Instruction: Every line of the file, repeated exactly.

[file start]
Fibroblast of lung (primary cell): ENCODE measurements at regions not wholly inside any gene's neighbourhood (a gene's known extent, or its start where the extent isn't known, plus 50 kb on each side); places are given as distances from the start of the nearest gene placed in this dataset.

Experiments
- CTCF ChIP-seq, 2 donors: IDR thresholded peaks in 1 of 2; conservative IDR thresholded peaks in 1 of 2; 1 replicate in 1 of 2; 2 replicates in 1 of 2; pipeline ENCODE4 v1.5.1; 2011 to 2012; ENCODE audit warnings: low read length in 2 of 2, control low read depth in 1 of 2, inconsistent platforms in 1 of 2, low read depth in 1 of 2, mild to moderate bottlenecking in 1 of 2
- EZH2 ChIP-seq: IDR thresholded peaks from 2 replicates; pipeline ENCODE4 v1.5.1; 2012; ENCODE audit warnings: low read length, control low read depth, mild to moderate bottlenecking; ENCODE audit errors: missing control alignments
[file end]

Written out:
Fibroblast of lung (primary cell): ENCODE measurements at regions not wholly inside any gene's neighbourhood (a gene's known extent, or its start where the extent isn't known, plus 50 kb on each side); places are given as distances from the start of the nearest gene placed in this dataset.

Experiments
- CTCF ChIP-seq, 2 donors: IDR thresholded peaks in 1 of 2; conservative IDR thresholded peaks in 1 of 2; 1 replicate in 1 of 2; 2 replicates in 1 of 2; pipeline ENCODE4 v1.5.1; 2011 to 2012; ENCODE audit warnings: low read length in 2 of 2, control low read depth in 1 of 2, inconsistent platforms in 1 of 2, low read depth in 1 of 2, mild to moderate bottlenecking in 1 of 2
- EZH2 ChIP-seq: IDR thresholded peaks from 2 replicates; pipeline ENCODE4 v1.5.1; 2012; ENCODE audit warnings: low read length, control low read depth, mild to moderate bottlenecking; ENCODE audit errors: missing control alignments